Asian American students have received a great deal of media and scholarly attention for their educational accolades. Researchers find that on average Asian American students receive higher grades (GPA) and score better in standardized math tests relative to other students (Hirschman and Wong 1986; Fejgin 1995; Steinberg 1996; Fuligni 1997; Goyette and Xie 1999; Portes and Rumbaut 2001; Kao and Thompson 2003; Xie and Goyette 2003, 2004; Sakamoto and Xie 2006). Asian American students also frequently reach the top spots in the prestigious Westinghouse Science Talent Search (now known as the Intel Science Talent Search), and they are overrepresented in many prestigious college campuses across the nation (Brand 1987; Fong 2002).1
Mainstream media and the general public usually single out Asian (or Confucian) culture and strict parenting as the basis for Asian American academic prowess. In her recent best seller,
1In my discussion of second-generation Korean educational achievements and attainments, references to other Asian Americans are made since the educational attainments of Asian Americans and theories explaining their educational success also apply to Korean Americans.
The most prominent explanation of Asian American educational achievement and attainment in popular discourse is the cultural explanation. This theoretical perspective claims that Asian American students excel academically because Asian culture, influenced by Confucianism, stresses hard work, respects authority, and values education. Asian culture is conducive to educational achievement because these Asian values, attitudes, beliefs, and practices fit well with middle-class American culture (Caplan, Choy, and Whitmore 1991; Sue and Okasaki 1995; Xie and Goyette 2004). Other variants of the cultural explanation contend that Asian American children also succeed in school because parents would lose face in the community and reflect badly on their parenting skills if the children fail academically (Caplan et al. 1991; Sung 1987; Pang 1990).
Without doubt, cultural explanations offer one account for the arguably impressive educational achievements of Asian American students, but they are weak in explaining variation and low achievement among Asian American students (Fong 2002; Lee 1996, p. 53). First and foremost, there is much
Stratification theorists, by contrast, argue that parents’ socioeconomic status is behind the educational achievements and attainments of the children. Numerous studies have documented a strong association between parents’ socioeconomic status, namely parents’ education, occupation, and income, and children’s educational achievements and attainments (Blau and Duncan 1967; Sewell and Hauser 1975; Sewell, Hauser, and Featherman 1976; Jencks 1977; Mare 1981; Kao and Thompson 2003). The Coleman report (2000, p. 162) found that family socioeconomic status was more influential than school-related factors in children’s educational achievements.2 A number of studies have also found that children from low-income families perform less well academically than children from affluent ones (Persell 1977, p. 1). As Portes and Rumbaut (2001, p. 239) observe, there is a positive relationship between parents’ socioeconomic status and second-generation’s educational achievements. They found that children with high-status parents perform better in all measures of academic performance because immigrants who enter the United States with high levels of human capital are better able to capitalize on their class resources to support education in their children (Zhou and Bankston 1998, p. 142).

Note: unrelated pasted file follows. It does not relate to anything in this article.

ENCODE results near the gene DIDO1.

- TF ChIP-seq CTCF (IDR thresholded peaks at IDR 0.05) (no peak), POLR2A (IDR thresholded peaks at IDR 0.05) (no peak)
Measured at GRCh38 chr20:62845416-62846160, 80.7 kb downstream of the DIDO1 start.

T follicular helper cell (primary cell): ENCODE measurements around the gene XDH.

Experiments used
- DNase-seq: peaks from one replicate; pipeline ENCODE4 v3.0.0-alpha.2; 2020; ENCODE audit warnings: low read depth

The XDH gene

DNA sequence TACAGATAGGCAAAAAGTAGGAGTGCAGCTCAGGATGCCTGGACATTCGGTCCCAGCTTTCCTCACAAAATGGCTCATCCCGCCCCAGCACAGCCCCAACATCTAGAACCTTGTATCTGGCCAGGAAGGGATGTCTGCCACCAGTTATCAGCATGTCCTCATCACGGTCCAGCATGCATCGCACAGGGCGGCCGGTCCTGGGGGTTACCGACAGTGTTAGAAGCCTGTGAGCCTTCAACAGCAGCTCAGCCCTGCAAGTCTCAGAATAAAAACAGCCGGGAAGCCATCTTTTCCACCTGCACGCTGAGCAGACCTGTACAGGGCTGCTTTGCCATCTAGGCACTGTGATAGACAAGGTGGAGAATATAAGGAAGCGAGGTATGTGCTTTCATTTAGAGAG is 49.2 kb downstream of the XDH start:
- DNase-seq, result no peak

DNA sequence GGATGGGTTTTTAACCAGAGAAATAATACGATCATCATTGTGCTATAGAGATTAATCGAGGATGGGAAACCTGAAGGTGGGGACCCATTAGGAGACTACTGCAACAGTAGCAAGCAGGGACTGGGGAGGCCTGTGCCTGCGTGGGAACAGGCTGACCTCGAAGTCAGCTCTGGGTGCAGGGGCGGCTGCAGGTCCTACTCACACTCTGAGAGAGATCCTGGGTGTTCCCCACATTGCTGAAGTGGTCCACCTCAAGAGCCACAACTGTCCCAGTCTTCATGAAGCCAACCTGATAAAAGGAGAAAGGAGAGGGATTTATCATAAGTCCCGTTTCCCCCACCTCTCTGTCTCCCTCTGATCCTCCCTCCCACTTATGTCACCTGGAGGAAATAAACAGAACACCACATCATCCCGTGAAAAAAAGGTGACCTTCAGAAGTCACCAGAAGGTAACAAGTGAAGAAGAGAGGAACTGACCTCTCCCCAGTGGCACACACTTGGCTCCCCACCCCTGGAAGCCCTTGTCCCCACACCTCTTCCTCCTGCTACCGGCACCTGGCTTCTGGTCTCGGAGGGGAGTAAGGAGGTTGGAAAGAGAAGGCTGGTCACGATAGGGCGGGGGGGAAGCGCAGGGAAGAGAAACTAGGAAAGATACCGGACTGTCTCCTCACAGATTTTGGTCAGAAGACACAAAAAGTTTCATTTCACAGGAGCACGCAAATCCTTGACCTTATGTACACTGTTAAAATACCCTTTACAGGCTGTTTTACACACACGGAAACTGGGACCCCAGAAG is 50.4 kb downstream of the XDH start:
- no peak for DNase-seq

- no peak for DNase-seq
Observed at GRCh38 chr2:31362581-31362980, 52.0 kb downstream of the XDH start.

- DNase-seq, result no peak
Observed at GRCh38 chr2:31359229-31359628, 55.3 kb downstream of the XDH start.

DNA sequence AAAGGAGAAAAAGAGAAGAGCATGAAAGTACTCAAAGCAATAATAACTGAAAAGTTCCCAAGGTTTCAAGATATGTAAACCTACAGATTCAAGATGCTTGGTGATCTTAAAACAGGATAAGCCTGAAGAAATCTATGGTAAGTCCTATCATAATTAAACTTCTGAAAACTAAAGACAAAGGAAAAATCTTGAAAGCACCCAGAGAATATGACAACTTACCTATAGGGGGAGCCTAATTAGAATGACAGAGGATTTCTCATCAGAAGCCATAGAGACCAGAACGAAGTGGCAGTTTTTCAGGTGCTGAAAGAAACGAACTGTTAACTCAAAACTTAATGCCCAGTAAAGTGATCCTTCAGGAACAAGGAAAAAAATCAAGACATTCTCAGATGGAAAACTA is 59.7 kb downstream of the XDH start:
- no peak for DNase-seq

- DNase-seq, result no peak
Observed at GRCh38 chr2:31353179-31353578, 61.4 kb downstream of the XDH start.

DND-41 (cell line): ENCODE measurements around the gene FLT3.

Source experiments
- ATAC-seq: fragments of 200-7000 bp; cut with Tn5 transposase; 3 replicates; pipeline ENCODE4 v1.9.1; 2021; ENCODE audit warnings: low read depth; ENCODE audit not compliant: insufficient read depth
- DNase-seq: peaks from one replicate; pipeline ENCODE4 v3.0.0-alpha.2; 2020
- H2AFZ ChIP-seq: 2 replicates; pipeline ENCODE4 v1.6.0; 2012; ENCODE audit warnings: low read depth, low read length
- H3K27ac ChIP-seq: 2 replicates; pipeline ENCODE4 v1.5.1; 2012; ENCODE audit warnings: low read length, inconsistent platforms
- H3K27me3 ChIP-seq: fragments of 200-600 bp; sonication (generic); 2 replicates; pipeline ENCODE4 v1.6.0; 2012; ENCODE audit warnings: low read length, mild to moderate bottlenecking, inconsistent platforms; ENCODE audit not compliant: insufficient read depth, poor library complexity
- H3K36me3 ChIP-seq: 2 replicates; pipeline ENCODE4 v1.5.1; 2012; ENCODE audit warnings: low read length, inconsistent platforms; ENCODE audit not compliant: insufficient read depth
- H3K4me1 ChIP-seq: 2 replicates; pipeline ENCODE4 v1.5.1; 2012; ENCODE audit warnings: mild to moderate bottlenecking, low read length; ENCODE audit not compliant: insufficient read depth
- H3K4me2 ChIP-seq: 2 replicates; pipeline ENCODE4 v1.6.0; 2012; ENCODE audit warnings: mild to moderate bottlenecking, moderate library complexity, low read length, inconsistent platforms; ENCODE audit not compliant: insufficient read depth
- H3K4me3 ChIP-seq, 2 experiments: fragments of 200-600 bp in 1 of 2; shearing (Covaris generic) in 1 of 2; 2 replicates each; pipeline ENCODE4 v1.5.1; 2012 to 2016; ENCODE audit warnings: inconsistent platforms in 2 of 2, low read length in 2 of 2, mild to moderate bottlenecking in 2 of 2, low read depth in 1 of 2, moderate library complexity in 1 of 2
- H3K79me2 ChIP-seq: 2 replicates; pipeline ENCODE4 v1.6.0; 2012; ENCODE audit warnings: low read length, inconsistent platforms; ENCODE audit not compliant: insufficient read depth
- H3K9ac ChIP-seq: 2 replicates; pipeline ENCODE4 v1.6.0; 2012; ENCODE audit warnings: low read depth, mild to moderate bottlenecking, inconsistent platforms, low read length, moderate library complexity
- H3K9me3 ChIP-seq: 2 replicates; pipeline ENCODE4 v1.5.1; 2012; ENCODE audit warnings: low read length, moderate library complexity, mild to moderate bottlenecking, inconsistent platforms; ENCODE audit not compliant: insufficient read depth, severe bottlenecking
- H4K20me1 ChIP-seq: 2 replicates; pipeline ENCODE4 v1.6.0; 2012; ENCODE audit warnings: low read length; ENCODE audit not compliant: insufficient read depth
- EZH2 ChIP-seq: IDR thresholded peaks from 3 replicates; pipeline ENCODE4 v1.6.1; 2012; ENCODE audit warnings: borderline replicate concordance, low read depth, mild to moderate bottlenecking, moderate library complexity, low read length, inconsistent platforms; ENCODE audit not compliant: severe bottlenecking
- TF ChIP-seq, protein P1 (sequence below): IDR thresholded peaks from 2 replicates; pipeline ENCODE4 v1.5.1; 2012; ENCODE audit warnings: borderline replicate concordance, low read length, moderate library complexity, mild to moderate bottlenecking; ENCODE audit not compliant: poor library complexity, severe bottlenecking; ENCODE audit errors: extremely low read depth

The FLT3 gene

While this association between parents’ socioeconomic status and children’s educational achievements and attainments is found among nativeborn non-Hispanic whites, the predictive role of parents’ socioeconomic status does not always bear out for Asian American students (Kao 1995; Zhou and Bankston 1998; Goyette and Xie 1999; Portes and Rumbaut 2001; Kao and Thompson 2003). Research on Asian American students indicates that many Asian American students, even those from low socioeconomic status, attain high levels of education. As a result, researchers have considered other factors that might better account for the academic achievements and attainments of Asian American students, including blocked mobility, peer group effects, social capital, and student expectations and aspirations (Caplan et al. 1991; Kao 1995; Goyette and Xie 1999; Kao and Thompson 2003; Xie and Goyette 2003). Still, the role of parents’ socioeconomic status should not be overlooked and its impact must be taken into account to tease out the effects of class, race, ethnicity, and gender on Asian American educational achievements and attainments.
2Coleman (1960) qualified this observation by stating that the quality of teachers did matter and students’ academic performance was affected by other students’ educational backgrounds and aspirations.
Among the factors associated with academic performance and educational attainment, school-related factors, such as peer groups and student engagement with schoolwork, have been found to play critical roles. First, peer groups serve as primary agents of socialization for youth, exerting pressures that significantly influence student engagement and participation in schoolwork (Johnson, Crosnoe, and Elder, Jr. 2001; Steinberg 1996) as well as student achievement beliefs and behavior (Ryan 2001, p. 1135). In a large study of high school students, Steinberg (1996), found that Asian American students excelled because they were generally excluded from peer groups that were disengaged from academics. Ironically, exclusion from such peer groups worked in the favor of Asian American students because they were rejected from peer groups that prioritized being popular, which encouraged socializing with fellow Asian Americans who believed in education and hard work (Gibson 1988; Steinberg 1996).